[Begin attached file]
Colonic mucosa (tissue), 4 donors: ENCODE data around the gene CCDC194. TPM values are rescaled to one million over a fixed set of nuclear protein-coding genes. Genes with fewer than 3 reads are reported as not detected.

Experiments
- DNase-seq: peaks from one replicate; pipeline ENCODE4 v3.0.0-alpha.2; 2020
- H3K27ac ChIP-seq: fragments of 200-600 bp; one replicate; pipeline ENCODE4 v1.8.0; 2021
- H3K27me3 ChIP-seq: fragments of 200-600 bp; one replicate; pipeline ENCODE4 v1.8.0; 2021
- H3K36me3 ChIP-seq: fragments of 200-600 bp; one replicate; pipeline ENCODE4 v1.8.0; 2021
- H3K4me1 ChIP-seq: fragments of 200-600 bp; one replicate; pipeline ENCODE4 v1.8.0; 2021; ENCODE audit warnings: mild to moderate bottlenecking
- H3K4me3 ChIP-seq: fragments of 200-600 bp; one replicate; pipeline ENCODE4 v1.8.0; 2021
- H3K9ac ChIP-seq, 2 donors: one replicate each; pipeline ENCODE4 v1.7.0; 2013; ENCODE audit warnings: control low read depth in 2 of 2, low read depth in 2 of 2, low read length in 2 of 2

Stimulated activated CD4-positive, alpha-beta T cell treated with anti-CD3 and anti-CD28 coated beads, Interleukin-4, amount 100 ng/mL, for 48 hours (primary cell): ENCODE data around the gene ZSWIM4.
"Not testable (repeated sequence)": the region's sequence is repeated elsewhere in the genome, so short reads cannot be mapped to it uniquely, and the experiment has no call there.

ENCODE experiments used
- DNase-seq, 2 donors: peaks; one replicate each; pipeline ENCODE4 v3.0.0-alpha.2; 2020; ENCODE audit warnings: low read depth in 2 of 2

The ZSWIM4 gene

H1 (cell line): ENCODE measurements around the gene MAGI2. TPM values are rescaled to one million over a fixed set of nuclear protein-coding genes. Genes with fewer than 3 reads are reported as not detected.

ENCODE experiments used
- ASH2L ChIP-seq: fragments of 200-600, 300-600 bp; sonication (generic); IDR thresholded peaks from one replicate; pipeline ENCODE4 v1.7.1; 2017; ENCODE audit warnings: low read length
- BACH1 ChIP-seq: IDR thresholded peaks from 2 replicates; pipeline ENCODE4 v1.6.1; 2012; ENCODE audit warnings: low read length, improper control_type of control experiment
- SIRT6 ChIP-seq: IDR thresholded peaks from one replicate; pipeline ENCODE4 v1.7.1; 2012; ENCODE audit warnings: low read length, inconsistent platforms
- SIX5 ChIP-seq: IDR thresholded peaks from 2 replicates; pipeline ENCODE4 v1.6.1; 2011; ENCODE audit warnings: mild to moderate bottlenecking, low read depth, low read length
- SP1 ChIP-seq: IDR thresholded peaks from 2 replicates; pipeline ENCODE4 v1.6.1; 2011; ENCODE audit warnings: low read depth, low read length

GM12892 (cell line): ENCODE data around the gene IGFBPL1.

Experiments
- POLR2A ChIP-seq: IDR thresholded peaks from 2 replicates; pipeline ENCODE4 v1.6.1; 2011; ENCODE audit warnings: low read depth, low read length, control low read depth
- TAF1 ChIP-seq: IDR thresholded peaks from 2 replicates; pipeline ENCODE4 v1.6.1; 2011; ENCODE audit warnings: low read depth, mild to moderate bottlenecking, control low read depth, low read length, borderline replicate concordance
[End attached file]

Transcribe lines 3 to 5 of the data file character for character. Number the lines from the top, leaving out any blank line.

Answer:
- DNase-seq: peaks from one replicate; pipeline ENCODE4 v3.0.0-alpha.2; 2020
- H3K27ac ChIP-seq: fragments of 200-600 bp; one replicate; pipeline ENCODE4 v1.8.0; 2021
- H3K27me3 ChIP-seq: fragments of 200-600 bp; one replicate; pipeline ENCODE4 v1.8.0; 2021